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The GST and road freight transport: What can Goods Transport Agencies expect from the national tax?

The GST levies a flat 5% tax on all transport but issues unique provisions to match the operations of road freight transporters.

The GST levies a flat 5% tax on all transport but issues unique provisions to match the operations of road freight transporters.

What is a GTA?

The GST defines Goods Transport Agencies or GTAs as any individual or organisation that provides on-road transport services and is authorised to issue consignment notes for each transaction.

Consignment notes are a central caveat to earning a GTA distinction. Any person or company that provides road transportation services but cannot offer consignment notes is not considered a GTA.

What is a consignment note?

A consignment note is a serially numbered document issued by the transporters when they have received goods that are ready to move. The note contains:

  • The names of the consignor and consignee
  • Registration number of the vehicle in which the goods are transported
  • Details of the goods
  • Place of origin and destination,
  • Details of the person liable for paying service tax on the goods (whether consignor, consignee or the GTA)

Is the supplier, transporter or recipient liable to pay GST?

Typically the service provider or the GTA would pay tax on the service rendered. However, the GST marks exceptions to this. In a condition termed the ‘reverse charge’, if a GTA provides services to individuals or organisations that meet the below profile, then the consignor or recipient will be liable to pay taxes –

  • Factory registered under the Factories Act, 1948
  • A society registered under the Societies Registration Act, 1860 or under any other law
  • A co-operative society established under any law
  • A person registered under GST
  • A body corporate established by or under any law; or
  • A partnership firm whether registered or not (including AOP)
  • Casual taxable person

In cases where transport of goods has occurred between a consignor or recipient that meets the above description, the entity that is responsible for undertaking the transport service will pay tax.

For instance, if the ‘reverse charge’ qualified supplier or consignor hires and pays a GTA to transport goods the consignor becomes liable to pay GST.  Similarly, if the recipient or consignee does the same, the consignee becomes liable to pay GST.

if the ‘reverse charge’ qualified supplier or consignor hires and pays a GTA to transport goods the the consignor becomes liable to pay GST. Similarly, if the recipient or consignee does the same, the consignee becomes liable to pay GST.
How the ‘reverse charge’ mechanism works

Is the transport of certain goods tax exempt?

The transport of the following goods is tax exempt:

  • Agricultural produce
  • Milk, salt and food grain including flour, pulses and rice
  • Organic manure
  • Newspaper or magazines registered with the Registrar of Newspapers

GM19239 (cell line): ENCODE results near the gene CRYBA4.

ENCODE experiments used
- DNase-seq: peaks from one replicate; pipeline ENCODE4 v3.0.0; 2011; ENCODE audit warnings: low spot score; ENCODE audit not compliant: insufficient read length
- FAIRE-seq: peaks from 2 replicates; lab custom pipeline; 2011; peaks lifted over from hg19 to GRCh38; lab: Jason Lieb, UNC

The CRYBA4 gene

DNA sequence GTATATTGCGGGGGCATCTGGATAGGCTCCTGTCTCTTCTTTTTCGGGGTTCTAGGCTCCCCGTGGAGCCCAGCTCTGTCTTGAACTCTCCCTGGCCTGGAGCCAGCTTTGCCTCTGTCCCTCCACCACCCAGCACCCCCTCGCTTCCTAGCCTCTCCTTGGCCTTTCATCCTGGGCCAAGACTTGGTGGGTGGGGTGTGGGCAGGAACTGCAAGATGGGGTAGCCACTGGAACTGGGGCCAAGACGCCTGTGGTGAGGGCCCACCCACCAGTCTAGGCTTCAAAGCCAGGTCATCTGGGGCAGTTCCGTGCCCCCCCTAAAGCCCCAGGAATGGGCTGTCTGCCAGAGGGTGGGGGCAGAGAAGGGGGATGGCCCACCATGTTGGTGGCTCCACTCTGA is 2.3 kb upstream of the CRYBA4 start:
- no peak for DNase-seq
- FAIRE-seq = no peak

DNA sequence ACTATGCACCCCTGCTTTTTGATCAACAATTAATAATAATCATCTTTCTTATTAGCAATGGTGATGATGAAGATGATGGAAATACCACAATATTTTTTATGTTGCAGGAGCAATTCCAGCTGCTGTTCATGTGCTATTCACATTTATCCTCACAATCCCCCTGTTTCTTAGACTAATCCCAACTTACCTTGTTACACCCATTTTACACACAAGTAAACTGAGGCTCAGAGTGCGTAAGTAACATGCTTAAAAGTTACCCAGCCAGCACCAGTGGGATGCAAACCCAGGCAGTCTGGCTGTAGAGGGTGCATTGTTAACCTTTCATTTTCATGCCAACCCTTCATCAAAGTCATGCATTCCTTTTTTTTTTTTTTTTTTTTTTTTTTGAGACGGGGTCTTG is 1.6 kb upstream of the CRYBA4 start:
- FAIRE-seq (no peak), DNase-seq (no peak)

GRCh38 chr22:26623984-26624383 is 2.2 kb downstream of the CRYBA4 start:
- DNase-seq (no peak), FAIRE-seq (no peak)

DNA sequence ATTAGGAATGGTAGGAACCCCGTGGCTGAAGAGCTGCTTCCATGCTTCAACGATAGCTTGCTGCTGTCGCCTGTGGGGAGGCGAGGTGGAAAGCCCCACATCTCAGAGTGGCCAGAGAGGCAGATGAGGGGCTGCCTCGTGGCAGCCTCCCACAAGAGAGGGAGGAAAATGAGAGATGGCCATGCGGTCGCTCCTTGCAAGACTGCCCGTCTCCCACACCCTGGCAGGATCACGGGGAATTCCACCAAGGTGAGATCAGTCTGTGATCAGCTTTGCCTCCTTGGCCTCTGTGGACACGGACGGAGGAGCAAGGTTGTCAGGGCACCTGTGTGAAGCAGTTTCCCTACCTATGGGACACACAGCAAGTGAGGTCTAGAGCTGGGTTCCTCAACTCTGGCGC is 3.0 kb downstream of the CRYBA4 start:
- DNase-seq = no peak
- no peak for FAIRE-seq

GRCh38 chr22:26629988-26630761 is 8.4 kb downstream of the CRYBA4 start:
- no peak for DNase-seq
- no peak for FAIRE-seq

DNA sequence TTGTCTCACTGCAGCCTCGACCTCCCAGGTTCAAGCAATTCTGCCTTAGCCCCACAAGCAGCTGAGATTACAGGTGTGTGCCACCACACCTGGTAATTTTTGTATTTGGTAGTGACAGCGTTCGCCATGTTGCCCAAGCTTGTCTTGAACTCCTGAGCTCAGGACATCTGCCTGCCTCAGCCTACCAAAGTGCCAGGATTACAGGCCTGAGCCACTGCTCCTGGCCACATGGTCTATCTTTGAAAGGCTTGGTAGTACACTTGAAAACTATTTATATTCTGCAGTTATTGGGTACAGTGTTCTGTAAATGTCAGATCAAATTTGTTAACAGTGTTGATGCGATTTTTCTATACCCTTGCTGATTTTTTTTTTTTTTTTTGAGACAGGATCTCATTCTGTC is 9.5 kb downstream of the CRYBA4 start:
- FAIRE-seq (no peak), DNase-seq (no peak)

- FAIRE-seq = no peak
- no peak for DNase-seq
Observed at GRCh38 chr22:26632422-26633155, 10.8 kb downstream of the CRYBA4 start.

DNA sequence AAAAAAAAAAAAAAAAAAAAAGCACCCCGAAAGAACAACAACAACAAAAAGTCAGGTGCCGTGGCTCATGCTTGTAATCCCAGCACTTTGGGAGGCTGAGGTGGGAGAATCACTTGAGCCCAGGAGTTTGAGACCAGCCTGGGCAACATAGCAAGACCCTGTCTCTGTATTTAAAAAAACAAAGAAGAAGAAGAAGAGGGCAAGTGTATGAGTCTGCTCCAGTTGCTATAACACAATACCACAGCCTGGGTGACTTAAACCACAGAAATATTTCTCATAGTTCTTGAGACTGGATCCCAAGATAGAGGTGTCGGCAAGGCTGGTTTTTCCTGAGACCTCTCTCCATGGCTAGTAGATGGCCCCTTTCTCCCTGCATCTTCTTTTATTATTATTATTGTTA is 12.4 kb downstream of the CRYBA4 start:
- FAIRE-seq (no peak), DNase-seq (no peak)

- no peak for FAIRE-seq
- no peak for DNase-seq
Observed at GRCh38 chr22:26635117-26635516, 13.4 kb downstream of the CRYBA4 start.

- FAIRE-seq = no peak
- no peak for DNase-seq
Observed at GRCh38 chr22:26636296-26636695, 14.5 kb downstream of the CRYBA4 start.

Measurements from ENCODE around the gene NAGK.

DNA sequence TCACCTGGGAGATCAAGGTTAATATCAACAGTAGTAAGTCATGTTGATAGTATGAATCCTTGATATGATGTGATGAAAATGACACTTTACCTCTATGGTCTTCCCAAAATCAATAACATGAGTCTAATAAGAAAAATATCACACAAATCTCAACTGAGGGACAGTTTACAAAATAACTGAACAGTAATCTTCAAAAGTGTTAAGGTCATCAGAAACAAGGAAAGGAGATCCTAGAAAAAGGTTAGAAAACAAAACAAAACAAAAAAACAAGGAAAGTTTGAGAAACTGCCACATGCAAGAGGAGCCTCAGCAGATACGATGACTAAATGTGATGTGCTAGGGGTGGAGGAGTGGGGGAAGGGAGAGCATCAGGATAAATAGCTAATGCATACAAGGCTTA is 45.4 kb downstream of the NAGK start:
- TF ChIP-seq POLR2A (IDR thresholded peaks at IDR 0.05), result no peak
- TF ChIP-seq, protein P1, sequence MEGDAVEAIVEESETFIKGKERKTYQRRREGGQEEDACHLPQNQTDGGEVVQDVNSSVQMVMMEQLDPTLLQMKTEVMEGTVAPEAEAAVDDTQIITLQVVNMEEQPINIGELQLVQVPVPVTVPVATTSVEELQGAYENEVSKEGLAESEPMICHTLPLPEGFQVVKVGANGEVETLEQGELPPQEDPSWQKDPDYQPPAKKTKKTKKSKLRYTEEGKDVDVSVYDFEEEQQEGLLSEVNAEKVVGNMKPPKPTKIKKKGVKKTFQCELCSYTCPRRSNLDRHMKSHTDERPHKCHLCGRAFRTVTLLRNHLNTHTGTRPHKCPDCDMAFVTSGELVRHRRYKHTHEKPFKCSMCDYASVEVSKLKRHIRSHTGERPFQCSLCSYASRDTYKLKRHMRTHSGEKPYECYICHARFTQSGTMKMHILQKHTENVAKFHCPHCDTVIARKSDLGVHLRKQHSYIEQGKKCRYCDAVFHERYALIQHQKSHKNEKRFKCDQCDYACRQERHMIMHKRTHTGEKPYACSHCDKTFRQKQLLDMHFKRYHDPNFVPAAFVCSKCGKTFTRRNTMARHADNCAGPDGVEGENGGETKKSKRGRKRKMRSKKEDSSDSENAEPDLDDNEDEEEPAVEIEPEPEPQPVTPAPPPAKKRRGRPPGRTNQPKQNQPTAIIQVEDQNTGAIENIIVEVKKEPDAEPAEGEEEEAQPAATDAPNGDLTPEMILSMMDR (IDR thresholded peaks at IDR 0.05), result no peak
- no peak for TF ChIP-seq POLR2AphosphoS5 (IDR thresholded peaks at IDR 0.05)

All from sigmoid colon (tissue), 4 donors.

• Relief materials meant for victims of natural or man-made disasters
  • Defence or military equipment
  • Goods, where consideration charged for the transportation of goods on a consignment transported in a single carriage is less than Rs. 1,500
  • Goods, where consideration charged for transportation of all such goods for a single consignee does not exceed Rs. 750

Can GTAs avail of input tax credits (ITC)?

Yes, but credit options are admittedly limited compared to other industries.

What are input tax credits (ITC)?

Under the GST, credits are earned when a consumer pays tax on items essential to the functioning or furtherance of their business. For instance, fabric purchased by a tailor or wood by a carpenter is considered elemental necessities to their business model.

Commercial transport vehicles may earn credits on the purchase of items essential to their composite supply chain – including auto parts or new trucks.

Fuel – a key material necessity of the transport business – is not included in the GST matrix. To offset this, the government committed to tax all transport including road freight at the lowest 5% slab.

What are the effects of GST on road freight transport so far?

In just over a month of implementation, the GST has significantly benefited the transport and logistics sector, thereby accruing immense cost savings for the economy at large.

Shorter transit times

A unified tax made highway checkpoints redundant. As states across the country shut down tolling plazas that typically caused staggering delays, truck transit times are reduced by 24-36 hours or an average of about 15-20%.

Increased utilisation

Shorter transits and fewer delays result in increased productivity. Trucks reach their destinations in record time and are often able to complete two journeys instead of one. Following the GST rollout, utilisation increased by as much as 44% as trucks travelled 300-325 kilometres a day compared to 225 km.

Fuel cost savings

Reduced fuel consumption resulting from lower engine idling times in traffic congestion and shorter transit times overall, is a key component of incremental savings per trip. Organised cross-national movement, saved transporters INR 5000-7000 per trip.

Logistics cost savings

Delays at check posts resulting in increased labour, fuel and damaged cargo costs, accounted for between INR 900 – 2,300 crores in annual operating costs alone. Additionally, peripheral costs incurred in navigating duplicate taxes or bribes cost logistics service providers and the economy between INR 900 to 7,200 crores a year. Consolidated cost savings and augmented incremental benefits are projected to save the Indian economy upwards of INR 95,000 crores each year.

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